In other words, this is an Ibsen gone simultaneously dreamy and acrobatic. In one memorable scene Hedda and Mrs. Elvsted chat about their beloved Eilert Løvborg while sliding, precariously, across the tops of three pianos, the instruments pushed around the stage by robed figures in black masks. Hedda and Mrs. Elvsted also race up and down the staircase, breathlessly trying to outmaneuver each other physically as well as psychologically. Pages of Løvborg’s manuscript detailing “the future” fall from the ceiling, to be swept away as if they were confetti by silent figures wielding brooms.
Heyman’s production of Jane Bowles’ In the Summer House last fall was a revelatory vision of a neglected American play, and here she uses some of the same interesting pictorial techniques, such as the division of the stage into horizontal and vertical symbolic spaces (Hedda stands on the top stair, towering over the little people), stylized physical movements, impressionistic sets, and fragmented sound effects.
The result is often reminiscent of the early Peter Sellars — intriguing ideas that at times make for problematic theater. The use of high decibel bursts of classical music melodies to punctuate the action overwhelm the voices of the actors, and the masked figures are not well integrated into the production – sometimes they are undulating reflections of Hedda’s repressed psyche, sometimes they are just there to move the props around. Unforgivably, Heyman buries the wonderful final line of the play, while Hedda’s burning of Løvborg’s manuscript loses its primal power here — dropping the pages into oblivion isn’t the same as seeing Hedda watch the flames swallow them up. And the long look at Hedda in her lingerie after she ditches the text comes off as silly directorial finger-pointing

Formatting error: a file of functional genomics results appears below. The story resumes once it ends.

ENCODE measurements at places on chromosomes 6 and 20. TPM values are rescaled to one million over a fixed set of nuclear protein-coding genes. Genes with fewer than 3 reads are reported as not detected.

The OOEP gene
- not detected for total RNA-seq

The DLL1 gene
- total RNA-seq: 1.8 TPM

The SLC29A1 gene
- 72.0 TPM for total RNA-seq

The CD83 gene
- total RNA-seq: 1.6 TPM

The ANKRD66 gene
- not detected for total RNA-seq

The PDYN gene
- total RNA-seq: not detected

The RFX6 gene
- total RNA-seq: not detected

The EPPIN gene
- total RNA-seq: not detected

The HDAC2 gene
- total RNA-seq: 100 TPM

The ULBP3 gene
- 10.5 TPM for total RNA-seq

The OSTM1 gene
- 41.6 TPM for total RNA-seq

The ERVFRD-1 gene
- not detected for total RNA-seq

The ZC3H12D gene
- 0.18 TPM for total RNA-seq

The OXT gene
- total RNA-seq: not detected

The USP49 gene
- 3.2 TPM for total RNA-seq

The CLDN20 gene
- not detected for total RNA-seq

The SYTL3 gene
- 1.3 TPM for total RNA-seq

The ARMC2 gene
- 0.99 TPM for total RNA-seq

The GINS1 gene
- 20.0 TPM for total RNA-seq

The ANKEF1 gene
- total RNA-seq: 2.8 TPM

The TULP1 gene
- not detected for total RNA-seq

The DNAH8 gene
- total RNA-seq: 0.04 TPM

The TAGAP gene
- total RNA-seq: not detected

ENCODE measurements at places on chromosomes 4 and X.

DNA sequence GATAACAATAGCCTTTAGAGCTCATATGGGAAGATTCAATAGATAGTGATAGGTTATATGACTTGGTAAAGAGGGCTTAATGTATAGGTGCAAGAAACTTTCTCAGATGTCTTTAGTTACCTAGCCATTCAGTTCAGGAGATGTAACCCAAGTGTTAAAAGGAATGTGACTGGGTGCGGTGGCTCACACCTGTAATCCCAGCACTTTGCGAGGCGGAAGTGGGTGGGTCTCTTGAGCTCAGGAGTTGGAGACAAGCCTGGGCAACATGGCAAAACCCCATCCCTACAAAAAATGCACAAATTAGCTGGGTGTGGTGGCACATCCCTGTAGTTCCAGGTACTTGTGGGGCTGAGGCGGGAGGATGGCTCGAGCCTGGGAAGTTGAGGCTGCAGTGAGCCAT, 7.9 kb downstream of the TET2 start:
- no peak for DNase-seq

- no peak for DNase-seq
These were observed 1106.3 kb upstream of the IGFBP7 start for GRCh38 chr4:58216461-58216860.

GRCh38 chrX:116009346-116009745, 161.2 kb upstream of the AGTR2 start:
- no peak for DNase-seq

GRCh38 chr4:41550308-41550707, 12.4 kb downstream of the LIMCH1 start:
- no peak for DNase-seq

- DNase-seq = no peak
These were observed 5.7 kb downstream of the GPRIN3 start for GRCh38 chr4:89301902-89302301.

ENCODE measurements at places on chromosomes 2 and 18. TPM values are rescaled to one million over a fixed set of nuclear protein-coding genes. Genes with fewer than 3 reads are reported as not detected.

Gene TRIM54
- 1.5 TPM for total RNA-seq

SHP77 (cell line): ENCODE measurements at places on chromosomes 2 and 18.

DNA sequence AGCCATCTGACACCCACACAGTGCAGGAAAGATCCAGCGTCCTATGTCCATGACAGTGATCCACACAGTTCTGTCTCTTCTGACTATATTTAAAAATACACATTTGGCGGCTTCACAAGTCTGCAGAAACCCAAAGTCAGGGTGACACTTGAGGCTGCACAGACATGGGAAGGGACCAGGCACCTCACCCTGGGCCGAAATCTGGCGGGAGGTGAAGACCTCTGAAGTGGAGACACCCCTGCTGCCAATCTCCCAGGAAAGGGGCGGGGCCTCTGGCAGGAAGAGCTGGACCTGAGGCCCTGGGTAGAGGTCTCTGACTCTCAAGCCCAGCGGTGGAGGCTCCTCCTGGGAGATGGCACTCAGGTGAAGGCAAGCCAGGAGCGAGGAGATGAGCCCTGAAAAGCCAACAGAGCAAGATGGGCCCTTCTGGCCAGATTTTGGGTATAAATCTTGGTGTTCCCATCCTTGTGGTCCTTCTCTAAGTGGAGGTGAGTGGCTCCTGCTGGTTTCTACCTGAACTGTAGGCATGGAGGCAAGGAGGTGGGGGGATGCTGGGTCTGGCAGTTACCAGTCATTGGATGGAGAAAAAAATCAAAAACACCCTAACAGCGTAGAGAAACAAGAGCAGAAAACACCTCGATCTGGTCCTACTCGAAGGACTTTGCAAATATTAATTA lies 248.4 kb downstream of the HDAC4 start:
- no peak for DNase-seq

Still, Heyman offers a briskly erotic Ibsen, finding floundering desire in surprising places and images. Hampton Fluker’s Løvborg has been working out at the gym in the Norwegian boondocks –- the actor has impeccable abs, and there is quite a bit of sexual heavy breathing going on, especially when he enters without a shirt, inviting Hedda and Mrs. Elvsted to ooh and aah over their prize. Here is a nervy production that makes it clear that the women want to claim more than just Løvborg’s prophetic mind.
The performances are a mixed bag, with Fluker’s Løvborg refreshingly aggressive and appealing, matched by Lily Norbornne’s energetic Mrs. Elvsted — the character is usually played as Løvborg’s drab helpmate, but here she arrives as a real match for Hedda, which is effective.
Less winning is Sam Tilles’ George Tesman, who comes across as a callow musical comedy lead. Alas, Norbornne catches his chipper comic energy in the final scenes of the production — they jitter about like wind-up toys. Naomi Lindh’s Aunt Tesman is played as an innocent do-gooder — someday somebody is going to find the emotional muscle in a character who has the strength to give of herself to others. The show’s Judge Brack, played by Mathias Goldstein, doesn’t exude the nimble guile, the sufficiently cold mask of sincerity, to be the “cock of the walk” in such a manipulative society.
Finally, Alex Highsmith’s Hedda is wonderfully snarly, and she conveys the character’s sexual confusion with gusto — she gives terrific hauteur. But the actress doesn’t convey a sense of the size of Hedda’s discontent, what Heyman sees as the figure’s transcendent yearnings. Highsmith’s Hedda is frustrated with the dunderheads around her, finally driven to nihilism.
Still, to paraphrase Judge Brack, people just don’t do these kinds of things to Ibsen, but Heyman proves that you can, and that the rewards are ample, making it clear, as if there was any doubt, that Ibsen remains our contemporary.